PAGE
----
Vocalo had a photo shoot with you not that long ago on the top of The Robey Hotel in Wicker Park. All great shots. You look great. There’s a couple of them where there’s some fans that have come up to say hi. What do folks say when they come up to you? And how does it feel to know that your music is out there, resonating with folks in real life?
Honestly, it feels so good. I’ve been wanting to do this for a long time and been afraid to. Now that I’ve done it, it feels good to get that love back. Honestly, it’s just cool that they like my music. That’s all I care about… that it resonates with them and they like my music. So it’s super cool to see that happening.
I want to talk about this honesty in your music that you mentioned. What stories are you telling us with your music and why is it important to you to express this side of yourself through music as opposed to say painting or dance?
Firstly, a need to discuss. I need to be in a discussion. I feel like, in music, we’re all in a discussion, right? Everybody’s got their different voice, and I kinda just wanted to give my voice out there. The stories I’m telling are literally everyday things that I’m going through. Some of the stuff that I don’t tell people…
Is this therapy for you?
It is therapy for me, I guess. Yeah, there you go, Jill. Definitely therapy. Music, I picked that as a mode because… Well, I was at a funeral the other day and a gentleman was talking about the connection with music between him and his friend who had just passed. And I really didn’t know the gentleman who had passed that well. But that man talking about music and the love for music between him and his friend, his whole conversation was just so real. I lost it. I just started crying. That’s what music does. And why I picked music.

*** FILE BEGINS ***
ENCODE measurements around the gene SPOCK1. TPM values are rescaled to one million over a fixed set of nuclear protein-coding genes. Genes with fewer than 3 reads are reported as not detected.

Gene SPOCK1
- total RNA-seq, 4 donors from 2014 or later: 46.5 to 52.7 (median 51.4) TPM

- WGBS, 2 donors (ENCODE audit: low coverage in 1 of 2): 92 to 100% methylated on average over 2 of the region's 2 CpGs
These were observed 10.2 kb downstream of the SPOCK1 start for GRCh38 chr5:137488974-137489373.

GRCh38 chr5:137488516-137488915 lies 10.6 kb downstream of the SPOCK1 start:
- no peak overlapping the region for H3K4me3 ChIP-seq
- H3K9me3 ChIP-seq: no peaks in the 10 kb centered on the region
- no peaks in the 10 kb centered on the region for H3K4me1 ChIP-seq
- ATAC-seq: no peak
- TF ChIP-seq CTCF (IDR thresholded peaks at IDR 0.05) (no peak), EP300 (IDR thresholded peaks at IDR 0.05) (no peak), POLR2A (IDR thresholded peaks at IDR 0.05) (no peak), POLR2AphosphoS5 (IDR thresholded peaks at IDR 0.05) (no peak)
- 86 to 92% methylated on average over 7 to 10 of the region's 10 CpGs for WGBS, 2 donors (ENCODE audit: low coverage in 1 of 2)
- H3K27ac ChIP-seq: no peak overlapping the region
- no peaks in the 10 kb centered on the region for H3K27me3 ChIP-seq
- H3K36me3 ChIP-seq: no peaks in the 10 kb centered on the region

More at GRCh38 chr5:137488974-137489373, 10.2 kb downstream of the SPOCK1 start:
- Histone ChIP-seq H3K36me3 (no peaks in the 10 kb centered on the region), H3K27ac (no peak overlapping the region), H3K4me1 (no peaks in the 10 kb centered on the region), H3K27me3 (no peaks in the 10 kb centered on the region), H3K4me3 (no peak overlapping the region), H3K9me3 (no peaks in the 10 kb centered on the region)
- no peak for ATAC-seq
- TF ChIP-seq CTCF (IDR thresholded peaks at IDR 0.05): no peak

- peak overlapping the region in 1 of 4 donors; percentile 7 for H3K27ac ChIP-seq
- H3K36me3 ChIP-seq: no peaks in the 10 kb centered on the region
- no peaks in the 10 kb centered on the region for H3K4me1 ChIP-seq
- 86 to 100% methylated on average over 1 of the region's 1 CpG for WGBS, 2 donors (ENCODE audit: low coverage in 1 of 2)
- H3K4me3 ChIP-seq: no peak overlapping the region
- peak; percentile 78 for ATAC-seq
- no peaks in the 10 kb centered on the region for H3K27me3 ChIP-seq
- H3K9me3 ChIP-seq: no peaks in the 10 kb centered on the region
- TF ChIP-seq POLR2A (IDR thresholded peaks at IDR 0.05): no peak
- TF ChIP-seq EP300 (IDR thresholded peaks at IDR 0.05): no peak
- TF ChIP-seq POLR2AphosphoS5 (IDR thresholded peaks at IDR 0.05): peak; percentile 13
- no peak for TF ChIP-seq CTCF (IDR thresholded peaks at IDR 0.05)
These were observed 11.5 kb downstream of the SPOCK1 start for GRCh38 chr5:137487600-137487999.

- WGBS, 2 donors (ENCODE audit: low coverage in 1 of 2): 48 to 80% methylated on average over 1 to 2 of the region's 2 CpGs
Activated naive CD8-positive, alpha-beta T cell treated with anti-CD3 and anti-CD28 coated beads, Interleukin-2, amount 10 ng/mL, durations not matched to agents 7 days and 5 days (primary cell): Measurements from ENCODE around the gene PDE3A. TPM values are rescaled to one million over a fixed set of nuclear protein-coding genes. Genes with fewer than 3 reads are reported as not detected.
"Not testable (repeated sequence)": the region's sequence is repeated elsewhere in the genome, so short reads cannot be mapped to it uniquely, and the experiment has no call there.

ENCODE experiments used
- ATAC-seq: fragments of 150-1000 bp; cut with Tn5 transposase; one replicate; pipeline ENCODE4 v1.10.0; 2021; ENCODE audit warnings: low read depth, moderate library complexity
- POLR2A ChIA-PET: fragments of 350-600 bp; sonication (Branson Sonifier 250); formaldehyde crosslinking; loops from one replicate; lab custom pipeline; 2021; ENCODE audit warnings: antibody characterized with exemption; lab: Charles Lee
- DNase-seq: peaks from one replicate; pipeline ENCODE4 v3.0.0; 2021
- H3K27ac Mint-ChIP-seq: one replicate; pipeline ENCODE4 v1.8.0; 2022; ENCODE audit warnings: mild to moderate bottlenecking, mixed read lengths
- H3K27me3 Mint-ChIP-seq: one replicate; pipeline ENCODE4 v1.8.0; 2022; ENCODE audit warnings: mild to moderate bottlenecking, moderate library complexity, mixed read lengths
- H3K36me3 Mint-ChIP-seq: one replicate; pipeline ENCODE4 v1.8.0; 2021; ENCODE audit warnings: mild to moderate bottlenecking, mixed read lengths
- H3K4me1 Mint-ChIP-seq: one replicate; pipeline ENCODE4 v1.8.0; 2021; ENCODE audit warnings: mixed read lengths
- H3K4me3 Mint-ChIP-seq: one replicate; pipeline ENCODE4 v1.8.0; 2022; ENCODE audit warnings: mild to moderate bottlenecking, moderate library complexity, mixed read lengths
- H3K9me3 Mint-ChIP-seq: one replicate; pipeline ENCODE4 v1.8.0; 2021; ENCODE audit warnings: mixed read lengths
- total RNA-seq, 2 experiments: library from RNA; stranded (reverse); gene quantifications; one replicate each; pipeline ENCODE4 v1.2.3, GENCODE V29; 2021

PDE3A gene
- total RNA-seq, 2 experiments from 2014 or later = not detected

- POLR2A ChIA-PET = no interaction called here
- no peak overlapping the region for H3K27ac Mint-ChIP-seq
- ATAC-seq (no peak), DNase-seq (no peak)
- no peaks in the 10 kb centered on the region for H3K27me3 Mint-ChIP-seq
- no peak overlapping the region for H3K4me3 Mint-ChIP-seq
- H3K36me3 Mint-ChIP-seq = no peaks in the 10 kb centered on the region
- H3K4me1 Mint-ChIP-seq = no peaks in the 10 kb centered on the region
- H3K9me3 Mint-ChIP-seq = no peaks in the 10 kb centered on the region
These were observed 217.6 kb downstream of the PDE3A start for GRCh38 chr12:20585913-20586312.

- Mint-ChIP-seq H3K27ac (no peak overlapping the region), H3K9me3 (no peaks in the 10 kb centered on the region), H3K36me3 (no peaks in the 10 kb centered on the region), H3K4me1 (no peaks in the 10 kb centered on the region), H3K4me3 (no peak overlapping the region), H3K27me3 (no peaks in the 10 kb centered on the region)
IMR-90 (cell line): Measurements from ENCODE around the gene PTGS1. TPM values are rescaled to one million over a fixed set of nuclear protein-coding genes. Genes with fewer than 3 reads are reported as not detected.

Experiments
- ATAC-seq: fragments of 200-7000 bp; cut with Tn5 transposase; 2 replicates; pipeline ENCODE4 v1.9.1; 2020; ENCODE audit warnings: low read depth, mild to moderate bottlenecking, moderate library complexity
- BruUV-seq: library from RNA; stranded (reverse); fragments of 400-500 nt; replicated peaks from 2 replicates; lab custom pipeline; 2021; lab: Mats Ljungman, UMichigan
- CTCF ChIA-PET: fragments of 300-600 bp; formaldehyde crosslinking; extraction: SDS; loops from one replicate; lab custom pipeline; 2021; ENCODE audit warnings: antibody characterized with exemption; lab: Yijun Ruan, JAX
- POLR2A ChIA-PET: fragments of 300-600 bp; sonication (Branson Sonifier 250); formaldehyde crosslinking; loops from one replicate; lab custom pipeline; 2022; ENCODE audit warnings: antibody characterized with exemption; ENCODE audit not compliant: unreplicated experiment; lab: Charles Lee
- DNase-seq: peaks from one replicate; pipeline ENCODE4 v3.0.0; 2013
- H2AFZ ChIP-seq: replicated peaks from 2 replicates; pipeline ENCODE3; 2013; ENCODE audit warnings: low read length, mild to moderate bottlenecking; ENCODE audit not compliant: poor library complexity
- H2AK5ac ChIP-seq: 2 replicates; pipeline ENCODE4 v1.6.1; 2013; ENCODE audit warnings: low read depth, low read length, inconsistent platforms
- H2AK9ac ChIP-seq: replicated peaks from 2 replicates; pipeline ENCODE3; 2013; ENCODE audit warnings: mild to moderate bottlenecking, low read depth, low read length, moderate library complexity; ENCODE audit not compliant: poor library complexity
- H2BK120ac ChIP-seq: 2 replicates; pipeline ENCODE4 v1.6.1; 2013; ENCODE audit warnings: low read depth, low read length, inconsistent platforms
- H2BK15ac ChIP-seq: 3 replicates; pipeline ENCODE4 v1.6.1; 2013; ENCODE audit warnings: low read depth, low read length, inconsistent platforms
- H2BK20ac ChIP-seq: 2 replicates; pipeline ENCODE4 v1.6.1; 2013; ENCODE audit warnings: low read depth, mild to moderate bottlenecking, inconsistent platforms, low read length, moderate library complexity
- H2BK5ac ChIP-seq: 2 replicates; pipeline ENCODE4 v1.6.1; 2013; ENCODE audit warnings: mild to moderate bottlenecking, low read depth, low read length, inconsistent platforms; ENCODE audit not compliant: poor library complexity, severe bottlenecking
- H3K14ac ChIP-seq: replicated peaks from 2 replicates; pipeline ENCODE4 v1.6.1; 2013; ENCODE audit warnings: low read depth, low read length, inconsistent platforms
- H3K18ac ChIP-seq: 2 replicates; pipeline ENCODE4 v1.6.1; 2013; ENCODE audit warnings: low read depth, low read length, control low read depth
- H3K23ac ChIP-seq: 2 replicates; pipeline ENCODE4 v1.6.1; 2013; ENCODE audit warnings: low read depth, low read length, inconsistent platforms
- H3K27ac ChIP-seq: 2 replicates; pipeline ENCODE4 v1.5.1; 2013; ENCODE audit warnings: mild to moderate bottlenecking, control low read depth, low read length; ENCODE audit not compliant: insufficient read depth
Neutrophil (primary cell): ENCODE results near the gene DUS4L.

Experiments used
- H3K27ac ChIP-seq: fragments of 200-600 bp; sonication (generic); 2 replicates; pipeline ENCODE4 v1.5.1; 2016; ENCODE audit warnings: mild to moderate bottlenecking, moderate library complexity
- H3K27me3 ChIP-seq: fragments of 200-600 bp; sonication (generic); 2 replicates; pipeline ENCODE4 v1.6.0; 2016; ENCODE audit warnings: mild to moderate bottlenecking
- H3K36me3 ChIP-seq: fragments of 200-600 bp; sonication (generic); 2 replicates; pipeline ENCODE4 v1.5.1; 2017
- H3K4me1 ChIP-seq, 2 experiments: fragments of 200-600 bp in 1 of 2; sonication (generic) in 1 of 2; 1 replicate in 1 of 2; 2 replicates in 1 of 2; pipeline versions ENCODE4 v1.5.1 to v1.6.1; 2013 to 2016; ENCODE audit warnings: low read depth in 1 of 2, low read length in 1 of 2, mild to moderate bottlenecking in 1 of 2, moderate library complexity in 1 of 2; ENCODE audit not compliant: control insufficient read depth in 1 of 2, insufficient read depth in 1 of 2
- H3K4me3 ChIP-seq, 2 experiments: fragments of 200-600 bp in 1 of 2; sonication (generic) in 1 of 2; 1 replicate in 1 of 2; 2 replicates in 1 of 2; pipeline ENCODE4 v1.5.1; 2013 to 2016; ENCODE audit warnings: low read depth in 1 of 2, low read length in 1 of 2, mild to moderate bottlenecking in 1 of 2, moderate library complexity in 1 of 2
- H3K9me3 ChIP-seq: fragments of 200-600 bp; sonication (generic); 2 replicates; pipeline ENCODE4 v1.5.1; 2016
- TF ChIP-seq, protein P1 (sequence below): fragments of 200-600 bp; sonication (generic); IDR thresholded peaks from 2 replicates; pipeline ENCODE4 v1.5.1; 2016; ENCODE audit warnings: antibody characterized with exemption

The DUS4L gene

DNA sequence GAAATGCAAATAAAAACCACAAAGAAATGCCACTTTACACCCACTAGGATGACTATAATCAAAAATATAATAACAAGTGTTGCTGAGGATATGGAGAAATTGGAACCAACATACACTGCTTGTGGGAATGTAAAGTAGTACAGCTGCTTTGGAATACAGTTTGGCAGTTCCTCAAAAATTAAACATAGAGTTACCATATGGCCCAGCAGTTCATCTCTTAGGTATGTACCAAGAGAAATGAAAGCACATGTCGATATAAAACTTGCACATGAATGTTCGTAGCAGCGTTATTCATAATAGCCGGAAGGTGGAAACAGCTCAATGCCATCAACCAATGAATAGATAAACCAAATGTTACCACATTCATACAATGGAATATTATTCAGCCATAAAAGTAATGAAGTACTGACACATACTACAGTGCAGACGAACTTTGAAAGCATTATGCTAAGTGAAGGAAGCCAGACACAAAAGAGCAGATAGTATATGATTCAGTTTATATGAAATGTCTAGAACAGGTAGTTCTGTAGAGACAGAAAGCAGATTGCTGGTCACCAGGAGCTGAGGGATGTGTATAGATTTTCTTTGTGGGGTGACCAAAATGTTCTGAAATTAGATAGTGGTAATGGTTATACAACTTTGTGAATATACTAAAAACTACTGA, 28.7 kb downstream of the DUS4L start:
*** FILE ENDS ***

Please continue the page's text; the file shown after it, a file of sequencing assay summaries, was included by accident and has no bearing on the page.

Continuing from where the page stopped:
Let’s talk about the new music that you’ve got on the horizon. Obviously, folks are picking up what you’re putting down already. What can we expect? Are we going in a different direction or are we sticking to our guns here?
We’re sticking to the guns. If it ain’t broke, don’t fix it. Sticking to the guns. What I would say fans should expect is that it is a little bit more raw this time around. The first tracks I did in LA and they’re a little more polished we’ll say.
Who did you work with out there?
Two friends of mine, Mark Wallick and my friend Scott Stewart. They’re both amazing producers, but they’re polished. LA-style. These new ones are all done in Chicago and what I really like about them is they just speak a little bit more real this time.
Let’s talk about Chi Soul Fest here at Navy Pier. What does a Marcus Atom show look like?
Honestly, this is going to be my first show that I’m promoting. Last summer I got blessed with some shows and filled in some places, but this is like the first show that I’m promoting. So this is going to be the Marcus Atom show!
Do I need comfortable shoes? Am I dancing?
Yes, please do. Yes, you’re dancing. It’s going to be a good time. You’ll be dancing. You’re gonna be singing along. I think that my songs are pretty easy to learn, so I think hopefully, by the end of it, you’ll be singing along.
Photography by Tom Gavin
Shot at The Robey Hotel
This conversation was edited for length and clarity. The full conversation can be heard below.